Pictured above: Camphorweed (Heterotheca subaxillaris) by Alan Cressler, courtesy of Lady Bird Johnson Wildflower Center. Click on terms for botanical definitions. View post as a PDF.
Camphorweed is an aromatic, annual to biennial herbaceous shrub. Its copious blooms consist of bright yellow ray florets and vivid yellow to orange disk florets. Leaves are elliptic to lanceolate and alternately arranged with toothed margins. Leaves and stems are covered in bristly hairs and are sticky to the touch.
Camphorweed typically blooms in summer and fall, although in certain conditions it may bloom year-round. In spring, it appears as a basal rosette of rough, almost sagittate leaves from which the flower stalk emerges. It occurs naturally on coastal dunes and grasslands, in scrubs, pinelands and ruderal areas. It is attractive to many bees and butterflies.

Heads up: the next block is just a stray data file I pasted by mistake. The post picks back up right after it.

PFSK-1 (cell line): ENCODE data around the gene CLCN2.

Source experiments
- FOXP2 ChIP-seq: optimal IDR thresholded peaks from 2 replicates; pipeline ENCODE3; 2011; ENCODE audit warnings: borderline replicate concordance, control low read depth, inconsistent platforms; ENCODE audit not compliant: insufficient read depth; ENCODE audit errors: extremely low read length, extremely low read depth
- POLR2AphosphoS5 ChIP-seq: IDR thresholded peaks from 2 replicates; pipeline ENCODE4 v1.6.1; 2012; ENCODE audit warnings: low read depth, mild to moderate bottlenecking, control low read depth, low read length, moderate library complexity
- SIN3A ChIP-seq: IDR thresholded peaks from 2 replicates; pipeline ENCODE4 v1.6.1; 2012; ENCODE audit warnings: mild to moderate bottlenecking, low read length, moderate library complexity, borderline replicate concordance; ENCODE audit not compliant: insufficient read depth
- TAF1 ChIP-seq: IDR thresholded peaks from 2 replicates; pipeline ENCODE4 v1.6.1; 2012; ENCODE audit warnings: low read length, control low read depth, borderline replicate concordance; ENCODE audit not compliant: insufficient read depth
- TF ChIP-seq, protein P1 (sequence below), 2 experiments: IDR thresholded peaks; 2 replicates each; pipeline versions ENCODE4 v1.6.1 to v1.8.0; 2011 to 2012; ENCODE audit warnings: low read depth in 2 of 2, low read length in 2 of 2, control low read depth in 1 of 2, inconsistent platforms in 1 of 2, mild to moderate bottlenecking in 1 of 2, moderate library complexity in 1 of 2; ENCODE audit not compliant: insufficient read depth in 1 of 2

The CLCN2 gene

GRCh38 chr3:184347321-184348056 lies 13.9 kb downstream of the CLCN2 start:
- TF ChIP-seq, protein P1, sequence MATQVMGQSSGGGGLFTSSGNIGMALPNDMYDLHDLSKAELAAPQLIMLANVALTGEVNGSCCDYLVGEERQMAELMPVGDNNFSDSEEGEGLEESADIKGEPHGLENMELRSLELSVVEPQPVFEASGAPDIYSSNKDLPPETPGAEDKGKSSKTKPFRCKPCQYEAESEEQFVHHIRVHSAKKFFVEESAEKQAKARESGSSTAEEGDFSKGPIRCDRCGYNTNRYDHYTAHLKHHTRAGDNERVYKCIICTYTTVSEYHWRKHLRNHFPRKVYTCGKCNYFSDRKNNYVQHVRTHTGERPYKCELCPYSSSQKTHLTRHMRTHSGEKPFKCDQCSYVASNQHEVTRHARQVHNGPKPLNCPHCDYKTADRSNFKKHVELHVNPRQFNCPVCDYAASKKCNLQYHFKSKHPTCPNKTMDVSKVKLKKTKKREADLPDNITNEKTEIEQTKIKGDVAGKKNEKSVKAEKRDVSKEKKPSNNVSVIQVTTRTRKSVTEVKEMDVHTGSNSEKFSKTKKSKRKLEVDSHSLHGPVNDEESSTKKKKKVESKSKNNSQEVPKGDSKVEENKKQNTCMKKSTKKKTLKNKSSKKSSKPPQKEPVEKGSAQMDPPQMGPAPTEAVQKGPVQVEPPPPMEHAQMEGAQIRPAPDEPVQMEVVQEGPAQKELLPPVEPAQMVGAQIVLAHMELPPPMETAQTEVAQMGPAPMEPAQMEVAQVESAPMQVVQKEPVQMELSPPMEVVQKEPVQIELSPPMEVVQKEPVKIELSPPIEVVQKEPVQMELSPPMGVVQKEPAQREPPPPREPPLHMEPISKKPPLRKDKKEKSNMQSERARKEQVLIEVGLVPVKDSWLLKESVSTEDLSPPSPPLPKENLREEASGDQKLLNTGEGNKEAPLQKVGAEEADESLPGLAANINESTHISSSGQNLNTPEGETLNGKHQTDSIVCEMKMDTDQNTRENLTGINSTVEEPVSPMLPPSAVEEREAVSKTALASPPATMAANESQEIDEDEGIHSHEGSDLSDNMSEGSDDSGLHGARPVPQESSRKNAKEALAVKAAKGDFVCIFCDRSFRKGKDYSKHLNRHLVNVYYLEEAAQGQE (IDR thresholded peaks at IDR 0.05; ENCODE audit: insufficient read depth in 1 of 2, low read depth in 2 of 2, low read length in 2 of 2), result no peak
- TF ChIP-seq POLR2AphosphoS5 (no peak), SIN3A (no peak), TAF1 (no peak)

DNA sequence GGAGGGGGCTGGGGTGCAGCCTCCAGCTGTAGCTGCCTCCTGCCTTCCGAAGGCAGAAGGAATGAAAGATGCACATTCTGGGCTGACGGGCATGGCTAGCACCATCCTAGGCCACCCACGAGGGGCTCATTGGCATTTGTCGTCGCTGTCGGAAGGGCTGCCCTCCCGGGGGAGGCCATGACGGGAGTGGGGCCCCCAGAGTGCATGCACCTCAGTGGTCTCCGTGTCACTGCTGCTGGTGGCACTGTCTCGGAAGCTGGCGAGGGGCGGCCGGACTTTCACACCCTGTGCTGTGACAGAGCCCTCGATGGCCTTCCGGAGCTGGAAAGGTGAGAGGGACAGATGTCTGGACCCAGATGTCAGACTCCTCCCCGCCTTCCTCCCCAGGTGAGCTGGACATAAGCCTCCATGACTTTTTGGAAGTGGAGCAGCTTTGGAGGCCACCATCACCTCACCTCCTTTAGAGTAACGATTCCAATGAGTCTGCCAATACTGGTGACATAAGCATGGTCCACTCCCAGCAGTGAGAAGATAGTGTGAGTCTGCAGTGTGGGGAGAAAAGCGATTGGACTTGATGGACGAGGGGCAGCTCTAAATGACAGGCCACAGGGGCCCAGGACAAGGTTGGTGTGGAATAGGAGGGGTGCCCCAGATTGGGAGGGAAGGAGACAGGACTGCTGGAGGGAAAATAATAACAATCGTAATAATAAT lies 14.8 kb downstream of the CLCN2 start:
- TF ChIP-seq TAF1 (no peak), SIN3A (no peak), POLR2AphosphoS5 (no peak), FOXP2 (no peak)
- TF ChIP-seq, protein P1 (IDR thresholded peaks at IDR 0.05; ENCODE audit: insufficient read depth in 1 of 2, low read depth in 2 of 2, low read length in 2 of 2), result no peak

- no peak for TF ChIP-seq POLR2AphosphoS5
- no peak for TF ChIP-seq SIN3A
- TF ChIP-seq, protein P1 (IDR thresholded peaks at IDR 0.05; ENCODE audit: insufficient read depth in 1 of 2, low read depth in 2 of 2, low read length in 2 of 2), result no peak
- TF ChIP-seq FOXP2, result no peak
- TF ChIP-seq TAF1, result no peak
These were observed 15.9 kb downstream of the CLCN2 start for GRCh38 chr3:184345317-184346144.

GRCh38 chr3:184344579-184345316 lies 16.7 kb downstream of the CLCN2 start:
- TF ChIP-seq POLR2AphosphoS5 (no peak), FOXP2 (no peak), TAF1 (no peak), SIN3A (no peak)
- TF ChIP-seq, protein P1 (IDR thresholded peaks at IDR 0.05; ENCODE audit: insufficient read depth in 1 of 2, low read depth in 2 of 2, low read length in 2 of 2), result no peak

As the common name suggests, camphorweed has a camphor-like aroma (or odor, as some might suggest), particularly when the leaves are disturbed.
Family: Asteraceae (Aster or daisy family)
Native range: Nearly throughout Florida
To see where natural populations of camphorweed have been vouchered, visit www.florida.plantatlas.usf.edu.
Soil: Dry, well-drained, sandy soils
Exposure: Full sun
Growth habit: up to 3’+ tall with 10–20’+ spread
Garden tips: Camphorweed is often overlooked as a desirable landscape plant, as it can become weedy in appearance and habit. It is, however, incredibly tolerant of varied and harsh conditions. It can be propagated by seeds, which should be collected when the flower heads appear brown and “fuzzy.” It readily self-sows.